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J Pediatr Surg. 1989 Aug;24(8):777-80.

Malrotation of the intestines in children: the effect of age on presentation and therapy.

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1
Department of Surgery, Medical University of South Carolina, Charleston 29425.

Abstract

Because of the devastating consequences of midgut volvulus as a result of malrotation, we reviewed the charts of 70 consecutive children to define the spectrum of presentation. Although 27 patients (39%) had presenting symptoms within the first ten days of life, 35 (50%) were older than 2 months of age. In general, the older children had a longer course of vague, antecedent symptoms such as intermittent, nonbilious vomiting and chronic abdominal pain. Associated congenital anomalies were common, with 32 patients (46%) presenting with 56 anomalies, the most prevalent of which were intestinal atresia, imperforate anus, duodenal web, and cardiac and orthopedic anomalies. Upper gastrointestinal (GI) series revealed the diagnosis in 29 cases (41%), as did contrast enema in 24 (34%). It is important to note that volvulus, intestinal gangrene, and mortality occurred regardless of age or chronicity of symptoms. Fifteen patients (21%) were discovered serendipitously while being evaluated and treated for seemingly unrelated conditions. No morbidity of mortality occurred in those patients who underwent subsequent semielective Ladd's procedure. The majority of morbidity and all seven mortalities occurred in patients with volvulus and intestinal necrosis. This study emphasizes the need for consideration of Ladd's procedure for children of all ages. In addition, due to the broad range of initial symptoms, a high index of suspicion is required in evaluating children with possible malrotation. Because it remains impossible to predict which patients will have catastrophic complications (based on age or type of presentation), we urge that even incidentally discovered patients with intestinal malrotation undergo Ladd's procedure.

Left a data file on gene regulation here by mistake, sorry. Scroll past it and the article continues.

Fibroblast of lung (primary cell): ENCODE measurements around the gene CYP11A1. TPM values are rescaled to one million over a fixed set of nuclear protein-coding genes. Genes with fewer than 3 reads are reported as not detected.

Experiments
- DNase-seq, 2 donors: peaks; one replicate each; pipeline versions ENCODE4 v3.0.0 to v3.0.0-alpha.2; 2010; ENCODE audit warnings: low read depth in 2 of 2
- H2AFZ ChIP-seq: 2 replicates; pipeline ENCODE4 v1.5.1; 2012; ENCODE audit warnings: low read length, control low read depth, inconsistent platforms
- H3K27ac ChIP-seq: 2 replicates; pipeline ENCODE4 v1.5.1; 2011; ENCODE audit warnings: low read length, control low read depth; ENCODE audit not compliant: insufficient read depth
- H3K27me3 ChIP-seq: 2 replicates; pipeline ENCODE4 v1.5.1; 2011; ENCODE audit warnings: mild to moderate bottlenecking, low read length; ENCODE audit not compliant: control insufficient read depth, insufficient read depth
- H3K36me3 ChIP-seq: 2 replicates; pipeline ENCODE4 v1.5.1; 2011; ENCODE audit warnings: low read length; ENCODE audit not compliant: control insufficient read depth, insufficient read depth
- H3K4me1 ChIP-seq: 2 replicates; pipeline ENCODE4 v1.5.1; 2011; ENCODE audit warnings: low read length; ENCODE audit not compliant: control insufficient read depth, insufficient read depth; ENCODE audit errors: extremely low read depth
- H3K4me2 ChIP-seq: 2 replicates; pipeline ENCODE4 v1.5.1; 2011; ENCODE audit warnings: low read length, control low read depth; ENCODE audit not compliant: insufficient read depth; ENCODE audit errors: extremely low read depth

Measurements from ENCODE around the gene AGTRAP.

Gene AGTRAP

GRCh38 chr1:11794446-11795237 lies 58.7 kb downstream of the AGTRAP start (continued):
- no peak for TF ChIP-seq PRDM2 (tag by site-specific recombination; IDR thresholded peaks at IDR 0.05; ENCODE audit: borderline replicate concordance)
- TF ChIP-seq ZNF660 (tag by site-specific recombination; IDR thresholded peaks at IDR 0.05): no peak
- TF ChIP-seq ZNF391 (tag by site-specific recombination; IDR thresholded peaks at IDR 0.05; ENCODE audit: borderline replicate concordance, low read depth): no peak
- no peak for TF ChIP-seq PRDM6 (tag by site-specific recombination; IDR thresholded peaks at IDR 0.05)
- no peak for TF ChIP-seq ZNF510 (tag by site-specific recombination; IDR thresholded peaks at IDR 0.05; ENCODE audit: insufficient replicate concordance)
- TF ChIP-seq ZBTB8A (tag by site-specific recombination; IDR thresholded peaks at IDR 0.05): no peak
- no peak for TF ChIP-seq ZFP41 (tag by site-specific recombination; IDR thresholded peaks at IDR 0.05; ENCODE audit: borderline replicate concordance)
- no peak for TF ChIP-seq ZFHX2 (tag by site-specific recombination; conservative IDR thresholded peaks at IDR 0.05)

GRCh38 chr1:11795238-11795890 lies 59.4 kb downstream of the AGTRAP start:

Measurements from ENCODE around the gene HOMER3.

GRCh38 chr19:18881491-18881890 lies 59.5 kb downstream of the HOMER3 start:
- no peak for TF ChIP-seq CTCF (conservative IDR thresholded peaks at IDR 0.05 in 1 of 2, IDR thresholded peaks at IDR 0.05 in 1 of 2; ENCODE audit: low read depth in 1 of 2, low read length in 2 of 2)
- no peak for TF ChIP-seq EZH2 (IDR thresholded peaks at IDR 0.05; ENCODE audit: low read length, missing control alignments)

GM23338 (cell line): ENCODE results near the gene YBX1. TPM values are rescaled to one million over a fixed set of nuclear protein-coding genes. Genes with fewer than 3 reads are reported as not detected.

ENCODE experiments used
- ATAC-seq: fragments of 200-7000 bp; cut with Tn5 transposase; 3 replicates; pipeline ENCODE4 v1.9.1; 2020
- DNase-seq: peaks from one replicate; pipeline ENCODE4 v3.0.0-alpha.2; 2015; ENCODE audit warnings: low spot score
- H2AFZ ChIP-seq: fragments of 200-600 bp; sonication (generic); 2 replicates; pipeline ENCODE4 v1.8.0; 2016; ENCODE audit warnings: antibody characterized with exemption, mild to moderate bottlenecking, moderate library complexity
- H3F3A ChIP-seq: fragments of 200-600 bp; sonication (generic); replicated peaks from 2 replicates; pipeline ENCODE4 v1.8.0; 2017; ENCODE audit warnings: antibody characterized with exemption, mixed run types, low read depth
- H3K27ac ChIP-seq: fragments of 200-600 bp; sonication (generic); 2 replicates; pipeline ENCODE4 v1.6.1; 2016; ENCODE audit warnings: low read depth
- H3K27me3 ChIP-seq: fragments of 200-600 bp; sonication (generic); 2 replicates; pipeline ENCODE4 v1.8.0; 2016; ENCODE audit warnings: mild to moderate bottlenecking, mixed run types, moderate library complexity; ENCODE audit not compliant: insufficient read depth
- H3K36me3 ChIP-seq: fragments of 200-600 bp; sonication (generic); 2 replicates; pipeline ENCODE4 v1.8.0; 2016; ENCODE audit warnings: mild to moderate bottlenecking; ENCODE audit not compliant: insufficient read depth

PMID:
2769545
DOI:
10.1016/s0022-3468(89)80535-4
[Indexed for MEDLINE]

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